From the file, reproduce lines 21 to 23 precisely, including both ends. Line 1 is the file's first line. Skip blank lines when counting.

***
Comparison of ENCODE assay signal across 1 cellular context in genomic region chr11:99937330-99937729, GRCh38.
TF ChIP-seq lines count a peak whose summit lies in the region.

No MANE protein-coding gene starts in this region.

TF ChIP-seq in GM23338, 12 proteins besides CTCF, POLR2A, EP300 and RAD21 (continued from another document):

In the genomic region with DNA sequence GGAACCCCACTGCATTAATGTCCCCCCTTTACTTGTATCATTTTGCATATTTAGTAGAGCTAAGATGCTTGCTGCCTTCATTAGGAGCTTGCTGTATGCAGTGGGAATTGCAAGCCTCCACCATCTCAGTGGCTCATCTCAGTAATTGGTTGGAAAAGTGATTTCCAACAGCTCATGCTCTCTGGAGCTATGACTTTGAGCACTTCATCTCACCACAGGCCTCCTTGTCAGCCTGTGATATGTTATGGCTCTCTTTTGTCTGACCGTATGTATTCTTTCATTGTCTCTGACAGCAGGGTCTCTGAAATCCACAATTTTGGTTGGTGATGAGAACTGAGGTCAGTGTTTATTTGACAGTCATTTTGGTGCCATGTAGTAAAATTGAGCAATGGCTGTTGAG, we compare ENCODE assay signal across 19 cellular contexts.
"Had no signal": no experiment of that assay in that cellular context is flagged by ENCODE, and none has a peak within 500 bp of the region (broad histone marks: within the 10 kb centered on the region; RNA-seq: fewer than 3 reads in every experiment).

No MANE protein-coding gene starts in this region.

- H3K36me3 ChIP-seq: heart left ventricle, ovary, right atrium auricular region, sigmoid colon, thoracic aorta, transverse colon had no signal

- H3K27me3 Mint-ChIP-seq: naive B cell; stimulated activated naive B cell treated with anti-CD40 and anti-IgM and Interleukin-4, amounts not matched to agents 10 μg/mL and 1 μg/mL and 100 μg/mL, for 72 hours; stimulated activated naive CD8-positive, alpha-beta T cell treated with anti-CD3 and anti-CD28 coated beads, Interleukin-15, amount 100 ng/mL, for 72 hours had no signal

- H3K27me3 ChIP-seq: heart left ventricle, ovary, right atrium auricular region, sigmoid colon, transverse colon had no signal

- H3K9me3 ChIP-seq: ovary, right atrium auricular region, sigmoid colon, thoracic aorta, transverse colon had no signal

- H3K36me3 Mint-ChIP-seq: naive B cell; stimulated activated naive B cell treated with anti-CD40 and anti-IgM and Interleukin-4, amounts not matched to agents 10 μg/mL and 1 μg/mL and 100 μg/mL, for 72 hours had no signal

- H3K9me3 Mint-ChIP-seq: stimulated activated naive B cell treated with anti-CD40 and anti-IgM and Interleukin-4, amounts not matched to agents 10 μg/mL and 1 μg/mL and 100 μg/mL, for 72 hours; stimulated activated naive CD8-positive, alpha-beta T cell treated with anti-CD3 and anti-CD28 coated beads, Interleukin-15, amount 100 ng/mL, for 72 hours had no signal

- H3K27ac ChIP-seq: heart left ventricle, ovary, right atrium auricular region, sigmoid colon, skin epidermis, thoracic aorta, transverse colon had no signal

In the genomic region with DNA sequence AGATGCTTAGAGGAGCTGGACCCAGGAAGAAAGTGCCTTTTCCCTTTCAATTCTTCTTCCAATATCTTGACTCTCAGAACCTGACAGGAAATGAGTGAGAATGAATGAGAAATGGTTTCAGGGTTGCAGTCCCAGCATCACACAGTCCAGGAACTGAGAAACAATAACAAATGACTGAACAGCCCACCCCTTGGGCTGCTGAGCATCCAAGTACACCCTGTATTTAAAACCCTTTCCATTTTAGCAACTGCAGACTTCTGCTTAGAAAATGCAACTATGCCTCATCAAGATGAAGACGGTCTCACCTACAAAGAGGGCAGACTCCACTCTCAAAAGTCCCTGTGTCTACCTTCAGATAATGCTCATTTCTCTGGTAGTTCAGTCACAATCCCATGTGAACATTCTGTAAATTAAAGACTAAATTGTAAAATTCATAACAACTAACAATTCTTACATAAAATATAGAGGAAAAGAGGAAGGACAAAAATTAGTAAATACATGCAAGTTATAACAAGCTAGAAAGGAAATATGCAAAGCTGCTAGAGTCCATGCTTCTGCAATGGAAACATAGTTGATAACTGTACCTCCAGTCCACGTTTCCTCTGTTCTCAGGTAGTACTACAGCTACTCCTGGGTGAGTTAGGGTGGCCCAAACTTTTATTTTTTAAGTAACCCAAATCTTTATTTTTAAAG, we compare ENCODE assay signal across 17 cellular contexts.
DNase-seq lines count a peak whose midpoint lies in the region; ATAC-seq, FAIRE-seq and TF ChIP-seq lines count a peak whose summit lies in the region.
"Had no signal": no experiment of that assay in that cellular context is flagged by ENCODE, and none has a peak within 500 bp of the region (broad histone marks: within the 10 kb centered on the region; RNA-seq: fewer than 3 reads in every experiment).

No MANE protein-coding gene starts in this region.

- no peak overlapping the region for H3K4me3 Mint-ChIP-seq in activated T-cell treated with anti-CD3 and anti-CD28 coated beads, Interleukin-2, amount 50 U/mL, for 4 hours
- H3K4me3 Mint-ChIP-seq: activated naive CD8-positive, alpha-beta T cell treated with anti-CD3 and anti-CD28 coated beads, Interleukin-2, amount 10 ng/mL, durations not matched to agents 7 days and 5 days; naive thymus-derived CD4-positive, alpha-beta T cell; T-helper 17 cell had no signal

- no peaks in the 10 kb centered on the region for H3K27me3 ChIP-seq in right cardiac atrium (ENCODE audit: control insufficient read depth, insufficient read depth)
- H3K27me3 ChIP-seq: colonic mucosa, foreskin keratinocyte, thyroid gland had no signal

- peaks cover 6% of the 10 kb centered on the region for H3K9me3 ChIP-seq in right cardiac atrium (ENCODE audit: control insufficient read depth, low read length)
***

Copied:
- no peaks in the 10 kb centered on the region for H3K27me3 ChIP-seq in right cardiac atrium (ENCODE audit: control insufficient read depth, insufficient read depth)
- H3K27me3 ChIP-seq: colonic mucosa, foreskin keratinocyte, thyroid gland had no signal

- peaks cover 6% of the 10 kb centered on the region for H3K9me3 ChIP-seq in right cardiac atrium (ENCODE audit: control insufficient read depth, low read length)